Study: Asteroid Wears Boulder ‘Body Armor’ For Protection
A University of Hawaiʻi at Mānoa scientist was part of a study that discovered that the boulder-covered surface of an asteroid within Earth space that came from the asteroid belt in our solar system protects it from small meteoroid impacts.
Researchers, including study co-author UH-Mānoa planetary geologist David Trang, made the discovery about asteroid Bennu’s use of “body armor” through observations by NASA’s OSIRIS-REx spacecraft. Their findings were reported in the study recently published in Nature Geoscience.
“Measuring craters and their population on Bennu was exceptionally exciting,” Trang, an assistant researcher at the Hawaiʻi Institute of Geophysics and Planetology at the UH-Mānoa School of Ocean and Earth Science and Technology, said in a press release. “At Bennu, we discovered something unique to small and rocky bodies, which expanded our knowledge of impacts.”
The research team used unprecedented, high-resolution global data sets to examine craters on Bennu: images from the OSIRIS-REx Camera Suite and surface-height data derived from the OSIRIS-REx Laser Altimeter, a laser-ranging instrument on the spacecraft.
“These observations give new insight into how asteroids like Bennu respond to energetic impacts,” Edward “Beau” Bierhaus of Lockheed Martin Space in Littleton, Colo., and lead author of the study, said in the press release.
Scientists estimate the age of planetary surfaces by measuring the abundance and sizes of craters, if the craters are not being erased by erosion from wind and water or buried by lava flows or other processes. Impact craters accumulate with time, so a surface with many craters is older than a surface with few craters.
The size of a crater depends on the size of the impactor, with larger impactors generally making larger craters. Since small meteoroids are far more abundant than large meteoroids, celestial objects such as asteroids usually have many more small craters than large ones.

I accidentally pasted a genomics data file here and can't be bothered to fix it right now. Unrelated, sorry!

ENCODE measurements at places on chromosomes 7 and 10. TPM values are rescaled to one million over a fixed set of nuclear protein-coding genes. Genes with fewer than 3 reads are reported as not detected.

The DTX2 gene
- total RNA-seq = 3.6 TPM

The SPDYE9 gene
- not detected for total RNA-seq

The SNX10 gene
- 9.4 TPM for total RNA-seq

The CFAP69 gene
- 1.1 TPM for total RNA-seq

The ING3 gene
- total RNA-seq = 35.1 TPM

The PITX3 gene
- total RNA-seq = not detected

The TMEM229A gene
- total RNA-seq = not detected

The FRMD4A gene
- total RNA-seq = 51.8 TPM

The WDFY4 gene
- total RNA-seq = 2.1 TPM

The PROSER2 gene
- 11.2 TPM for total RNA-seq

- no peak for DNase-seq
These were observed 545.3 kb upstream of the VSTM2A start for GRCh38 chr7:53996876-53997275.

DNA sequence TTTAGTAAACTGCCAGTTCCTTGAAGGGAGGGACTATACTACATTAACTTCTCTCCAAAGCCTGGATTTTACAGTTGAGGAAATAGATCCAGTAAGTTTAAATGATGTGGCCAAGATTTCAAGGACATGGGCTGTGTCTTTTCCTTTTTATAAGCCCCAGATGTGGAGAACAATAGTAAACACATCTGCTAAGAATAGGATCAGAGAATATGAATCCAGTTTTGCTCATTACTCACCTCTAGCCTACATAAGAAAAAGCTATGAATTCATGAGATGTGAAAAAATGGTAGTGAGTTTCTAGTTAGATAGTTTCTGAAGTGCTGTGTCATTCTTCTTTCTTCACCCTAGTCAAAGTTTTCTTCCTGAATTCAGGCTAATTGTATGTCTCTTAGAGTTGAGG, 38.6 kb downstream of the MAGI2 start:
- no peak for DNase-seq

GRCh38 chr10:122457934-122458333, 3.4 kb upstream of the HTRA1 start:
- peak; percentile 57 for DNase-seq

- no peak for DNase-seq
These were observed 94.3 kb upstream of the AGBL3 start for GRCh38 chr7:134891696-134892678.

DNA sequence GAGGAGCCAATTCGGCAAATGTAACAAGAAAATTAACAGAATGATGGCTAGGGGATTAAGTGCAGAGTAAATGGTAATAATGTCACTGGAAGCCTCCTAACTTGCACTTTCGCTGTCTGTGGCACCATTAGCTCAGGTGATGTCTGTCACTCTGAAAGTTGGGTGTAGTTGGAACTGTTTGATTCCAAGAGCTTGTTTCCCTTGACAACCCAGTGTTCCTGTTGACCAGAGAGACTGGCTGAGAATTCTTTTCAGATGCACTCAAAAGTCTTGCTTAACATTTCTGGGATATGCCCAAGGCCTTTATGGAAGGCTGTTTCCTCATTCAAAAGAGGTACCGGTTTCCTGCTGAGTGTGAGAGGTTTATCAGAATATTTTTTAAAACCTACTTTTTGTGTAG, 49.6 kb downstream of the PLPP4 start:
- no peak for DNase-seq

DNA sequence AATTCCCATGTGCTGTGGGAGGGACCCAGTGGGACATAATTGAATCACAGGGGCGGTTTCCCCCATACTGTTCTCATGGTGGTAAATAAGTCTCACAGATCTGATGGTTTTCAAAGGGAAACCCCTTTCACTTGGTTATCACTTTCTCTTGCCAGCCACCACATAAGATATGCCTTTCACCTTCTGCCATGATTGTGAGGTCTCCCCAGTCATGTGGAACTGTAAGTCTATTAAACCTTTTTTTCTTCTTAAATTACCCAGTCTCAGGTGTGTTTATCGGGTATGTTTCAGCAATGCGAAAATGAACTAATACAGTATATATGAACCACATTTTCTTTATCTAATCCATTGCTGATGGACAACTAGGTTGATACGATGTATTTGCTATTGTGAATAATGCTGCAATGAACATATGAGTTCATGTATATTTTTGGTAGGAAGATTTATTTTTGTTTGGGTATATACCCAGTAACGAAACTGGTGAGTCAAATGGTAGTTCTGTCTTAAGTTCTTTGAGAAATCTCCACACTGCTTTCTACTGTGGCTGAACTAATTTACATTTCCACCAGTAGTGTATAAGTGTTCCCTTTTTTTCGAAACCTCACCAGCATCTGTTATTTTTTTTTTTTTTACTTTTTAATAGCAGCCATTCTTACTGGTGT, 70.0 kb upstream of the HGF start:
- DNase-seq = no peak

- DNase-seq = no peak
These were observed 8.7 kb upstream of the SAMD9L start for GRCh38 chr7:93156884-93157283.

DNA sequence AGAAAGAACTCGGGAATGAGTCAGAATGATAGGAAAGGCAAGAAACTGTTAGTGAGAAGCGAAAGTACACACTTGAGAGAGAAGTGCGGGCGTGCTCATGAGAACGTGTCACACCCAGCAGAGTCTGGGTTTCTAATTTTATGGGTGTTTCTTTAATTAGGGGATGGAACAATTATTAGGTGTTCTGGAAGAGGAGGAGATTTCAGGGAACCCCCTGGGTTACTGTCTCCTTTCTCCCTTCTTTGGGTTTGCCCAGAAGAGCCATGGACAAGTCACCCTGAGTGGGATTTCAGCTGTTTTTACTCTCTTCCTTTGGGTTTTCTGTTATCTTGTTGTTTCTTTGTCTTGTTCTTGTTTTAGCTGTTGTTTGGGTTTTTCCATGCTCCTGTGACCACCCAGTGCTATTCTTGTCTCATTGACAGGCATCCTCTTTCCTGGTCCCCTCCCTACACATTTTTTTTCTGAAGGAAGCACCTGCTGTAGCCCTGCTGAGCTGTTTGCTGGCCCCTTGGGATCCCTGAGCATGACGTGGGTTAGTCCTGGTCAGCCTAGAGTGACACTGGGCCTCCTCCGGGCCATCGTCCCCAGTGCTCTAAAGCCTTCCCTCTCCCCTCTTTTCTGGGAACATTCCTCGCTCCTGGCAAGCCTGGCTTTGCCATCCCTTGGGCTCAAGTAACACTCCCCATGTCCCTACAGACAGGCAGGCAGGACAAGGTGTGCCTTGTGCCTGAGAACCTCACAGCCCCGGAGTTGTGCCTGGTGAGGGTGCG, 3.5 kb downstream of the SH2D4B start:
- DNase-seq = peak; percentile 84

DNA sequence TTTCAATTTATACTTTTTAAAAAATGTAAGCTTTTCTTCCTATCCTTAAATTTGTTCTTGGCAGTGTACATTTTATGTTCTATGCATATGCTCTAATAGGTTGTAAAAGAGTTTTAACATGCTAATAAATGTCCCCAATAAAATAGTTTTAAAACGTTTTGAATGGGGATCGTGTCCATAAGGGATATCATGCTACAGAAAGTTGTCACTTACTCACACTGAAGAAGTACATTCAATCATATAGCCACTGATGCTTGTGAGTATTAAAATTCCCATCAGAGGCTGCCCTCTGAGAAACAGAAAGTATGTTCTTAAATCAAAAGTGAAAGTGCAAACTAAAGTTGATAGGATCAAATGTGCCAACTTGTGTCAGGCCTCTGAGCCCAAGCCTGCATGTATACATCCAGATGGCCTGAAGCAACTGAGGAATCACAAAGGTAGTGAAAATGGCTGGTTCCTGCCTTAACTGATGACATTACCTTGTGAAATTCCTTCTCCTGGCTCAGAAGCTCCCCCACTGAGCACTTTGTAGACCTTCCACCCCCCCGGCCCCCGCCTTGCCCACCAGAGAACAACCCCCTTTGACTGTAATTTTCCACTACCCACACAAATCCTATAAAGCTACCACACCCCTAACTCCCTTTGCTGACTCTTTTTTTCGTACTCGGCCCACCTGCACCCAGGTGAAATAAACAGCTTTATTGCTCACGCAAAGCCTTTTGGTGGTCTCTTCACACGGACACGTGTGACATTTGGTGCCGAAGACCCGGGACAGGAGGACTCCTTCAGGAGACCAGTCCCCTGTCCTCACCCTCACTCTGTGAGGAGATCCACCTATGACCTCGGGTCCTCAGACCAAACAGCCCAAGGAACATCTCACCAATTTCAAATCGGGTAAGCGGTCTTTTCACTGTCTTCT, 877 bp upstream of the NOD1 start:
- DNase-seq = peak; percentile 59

Bennu’s large craters follow this pattern, with the numbers of craters decreasing as their size increases — but only to a point. However, for craters smaller than about 6.6 feet, the trend is backward, with the number of craters decreasing as their size decreases.
This indicates something unusual is happening on Bennu’s surface.
The researchers think Bennu’s profusion of boulders acts as a shield, preventing many small meteoroids from forming craters. Instead, these impacts are more likely to break apart the boulders or chip and fracture them. Also, some impactors that do make it through the boulders make smaller craters than they would if Bennu’s surface was covered in smaller, more uniform particles.
The team also found that the number of small and large craters offered different estimates for Bennu’s surface age, revealing the asteroid’s long and winding road through space.
The result supports the idea that Bennu was formed in our solar system’s main asteroid belt, between Mars and Jupiter, but the pull of gravity from other objects in the solar system sent it to the region of space near Earth.
“The crater sizes found throughout Bennu have helped us understand the story and life of this small asteroid, Bennu; it’s like scars found on a body, which also tells its own story,” Trang said in the press release. “Importantly, these craters told us that Bennu didn’t always live near Earth space as it does today, but once lived in the main asteroid belt. Then, somehow, many of these craters were erased, but then accumulated a new set of craters, which are smaller than those found on the moon due to boulder armor.”
For more information, visit NASA News.